Wolf child, wolf child who are you?
Sniffing at the edges, autumn dew.
These last 2 1/2 weeks I have been intensely wolfish for me. Timothy away in the California backcountry, having wolf-adventures of his own, means Julie alone in New Hampshire with the dogs, full-time. Something happens. Dogs full-time, full-time wolf children, means being more in the forest each day, being more in the house with only dogs to share the space. Because dogs don’t engage in discursive thought, we connect through touch, nuances of voice, and immersion in the wonder of a shared, wild world.
In the morning, we take off from the end of an anodyne suburban cul-de-sac, tumble down a narrow gravel path, then climb back up through tall ferns into hemlock and beech woods, surprisingly vast for standing so near to stuccoed houses. We cross bridges slick with the previous day’s hurricane-tail rain, and thread our way between parallel rises of glaciated stone.
Elliot and Chloe stick their noses into a nest-full of wasps, who swarm and sting wherever they can reach through the deep fuzz of dog-suits. I can both feel and see the jolts, the maddening quality of unseen sharp venom. Come on, come on, I urge Elliot. Let’s get out of here! A little ways up the slope, he shakes out the pain – a tail-to-nose, nose-to-tail whirling, sending pain and insects flying, resetting his whole system. Then that’s it. No further thought of the stings, as far as I can tell. Much later in the walk, I find a wasp still burrowed in the fur at his shoulder, and fish it out with a stick. Has it stung him? Is it stinging him? Other wonders occupy his attention.
We wind up the Appalachian Trail to a higher ridge – bare granite, deep evergreen needles cushioning our steps. Somewhere far below, a faint hush of road connects home and campus. But, here as wolf children, we stand on listening feet. We sniff the air. We remember that we are vast, well-adapted, full members of this place and time and body.
The trail loops around and winds down, then, bloop! through another fern-clearing, out into the same cul-de-sac. A gateway no less wondrous than the wardrobe to Narnia, and seemingly no more visited by its near neighbors. Forest-bathed and freshly reminded of our aliveness, we hop back into the car.
In the afternoon, I take us to another big forest, also not more than ten minutes away from home. Here again, a gateway: we park at a bend in a road near an abandoned barbecue (FREE), with two ugly throw pillows balanced on top. The wilderness opens upward. On a whim I take an unmarked trail. When it ends, I head uphill, following the yellow-gold light through the leaves. We climb and fall, now on a ridge trail, passing between old, blackened mushroom-corpses, and thriving new caps just pushing up to greet new moisture. Chloe keeps a steady pace maybe fifty yards ahead, and Elliott dashes here and there, coming back every few minutes to check on me. We move in a familiar, comfortable pack-mode.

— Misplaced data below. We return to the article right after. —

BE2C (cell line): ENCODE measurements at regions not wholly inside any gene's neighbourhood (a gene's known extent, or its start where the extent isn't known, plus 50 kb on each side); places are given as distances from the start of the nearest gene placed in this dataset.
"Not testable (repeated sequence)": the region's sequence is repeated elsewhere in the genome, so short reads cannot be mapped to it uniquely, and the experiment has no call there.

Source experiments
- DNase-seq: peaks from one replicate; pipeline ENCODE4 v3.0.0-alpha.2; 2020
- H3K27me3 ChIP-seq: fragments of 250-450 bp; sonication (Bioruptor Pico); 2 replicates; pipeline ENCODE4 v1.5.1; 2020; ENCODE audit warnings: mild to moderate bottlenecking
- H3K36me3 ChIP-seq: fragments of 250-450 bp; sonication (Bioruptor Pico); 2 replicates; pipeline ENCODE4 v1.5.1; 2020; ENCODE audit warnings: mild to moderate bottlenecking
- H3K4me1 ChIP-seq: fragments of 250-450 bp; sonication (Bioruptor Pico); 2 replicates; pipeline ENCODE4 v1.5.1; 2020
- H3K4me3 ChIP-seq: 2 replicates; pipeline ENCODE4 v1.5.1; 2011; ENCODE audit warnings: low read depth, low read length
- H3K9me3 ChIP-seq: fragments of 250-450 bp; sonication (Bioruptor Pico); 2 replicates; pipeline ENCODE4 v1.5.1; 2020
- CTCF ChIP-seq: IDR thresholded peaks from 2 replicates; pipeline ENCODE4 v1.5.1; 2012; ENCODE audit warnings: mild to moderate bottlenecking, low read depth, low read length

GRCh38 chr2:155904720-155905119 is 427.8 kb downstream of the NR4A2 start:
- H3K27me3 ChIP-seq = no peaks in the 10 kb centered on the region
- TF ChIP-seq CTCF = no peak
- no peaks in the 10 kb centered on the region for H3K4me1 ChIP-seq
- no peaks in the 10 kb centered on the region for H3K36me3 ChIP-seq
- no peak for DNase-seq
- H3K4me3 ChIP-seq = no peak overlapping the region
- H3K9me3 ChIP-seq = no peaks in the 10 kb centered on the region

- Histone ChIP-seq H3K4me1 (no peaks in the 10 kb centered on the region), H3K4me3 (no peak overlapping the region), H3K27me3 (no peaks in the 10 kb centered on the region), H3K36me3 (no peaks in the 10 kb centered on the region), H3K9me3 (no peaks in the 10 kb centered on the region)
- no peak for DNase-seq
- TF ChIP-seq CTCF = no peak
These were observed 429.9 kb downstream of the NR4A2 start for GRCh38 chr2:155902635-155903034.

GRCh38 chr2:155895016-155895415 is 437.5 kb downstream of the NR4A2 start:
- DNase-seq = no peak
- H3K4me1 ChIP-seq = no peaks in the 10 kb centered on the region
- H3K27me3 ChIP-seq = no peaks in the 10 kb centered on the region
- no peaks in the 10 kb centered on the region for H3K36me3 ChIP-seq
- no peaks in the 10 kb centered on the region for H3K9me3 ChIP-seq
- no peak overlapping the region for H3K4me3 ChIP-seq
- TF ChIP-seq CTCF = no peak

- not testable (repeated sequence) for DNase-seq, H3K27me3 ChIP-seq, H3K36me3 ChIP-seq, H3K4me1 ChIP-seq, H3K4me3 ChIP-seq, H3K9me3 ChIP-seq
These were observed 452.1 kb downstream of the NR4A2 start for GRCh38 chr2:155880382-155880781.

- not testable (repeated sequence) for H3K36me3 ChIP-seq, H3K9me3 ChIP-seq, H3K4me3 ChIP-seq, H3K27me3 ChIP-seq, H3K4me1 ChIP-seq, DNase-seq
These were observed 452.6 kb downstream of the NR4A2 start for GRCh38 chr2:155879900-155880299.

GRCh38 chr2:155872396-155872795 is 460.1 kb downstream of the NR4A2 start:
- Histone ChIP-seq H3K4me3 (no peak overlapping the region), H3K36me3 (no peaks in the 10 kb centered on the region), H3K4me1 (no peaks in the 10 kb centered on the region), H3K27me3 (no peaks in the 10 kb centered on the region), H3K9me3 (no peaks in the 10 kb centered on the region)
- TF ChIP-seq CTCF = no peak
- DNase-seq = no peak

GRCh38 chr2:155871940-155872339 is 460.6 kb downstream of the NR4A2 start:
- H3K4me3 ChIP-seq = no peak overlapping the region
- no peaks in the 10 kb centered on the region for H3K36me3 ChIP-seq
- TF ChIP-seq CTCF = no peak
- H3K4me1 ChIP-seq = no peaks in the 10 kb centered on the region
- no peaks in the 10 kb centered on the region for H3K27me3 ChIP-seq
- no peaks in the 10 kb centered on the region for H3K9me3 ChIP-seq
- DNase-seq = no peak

I don’t know precisely where we are. Practicing a kind of tolerance for uncertainty, I decide to keep walking till I understand. Aha! I take a sharp V back in the direction we came from, recognizing a loop I took years ago with a friend’s dog, in the winter. Yes! Here we are, there we were. The afternoon stretches open under hemlock-shade, unhurried, able to reveal itself at its own pace. We arrive at another junction, and take the path home.
Before I had dogs, before I was married, before we owned a house, sometimes weekend space would close in with a kind of dread. What am I to do with myself? Where do I belong? What will set this restless mind at ease? Now, I feel we belong here, in these words, in this studio, sleeping near each other in this quiet room. People have all kinds of theories about why being around dogs is beneficial: touch, emotional support, committed, giving relationship. All of this is true. And yet, in the life I lead with Chloe and Elliot, immersive trust in these beautiful beings’ basic desire to walk with me has been most transformative of all.
Walk with me, as a command, has deep and mutual roots. I'm the one who says it in words, and yet every day, the dogs say it in being. Walk with me. Leave behind the phantoms of what you might want to do, or think, or be. Leave the house, and come with me through this gateway into a large and thriving world which needs no ordering, to be orderly. Walk with me, to where death and life intertwine and trade places, self-evident and self-liberated.
I walk with two wolf children, one at each side, or, one in front, one behind. I sleep with one dog at my feet, and another on the floor at the foot of the bed. It is an old way: a woman living (temporarily) on her own, some animals, some writing, a garden growing wild, a forest opening onto a vastness that few people tread. We see almost no people on these expeditions: no children, no adults, no older people. Why? People are at work, or at school. Women are afraid to be alone in the woods. Hardly anyone trains their dogs to be off leash, and to come back when called. People are afraid of ticks. And yet. What about their wolf children, starving?
Julie Püttgen is an artist, expressive arts therapist, and meditation teacher.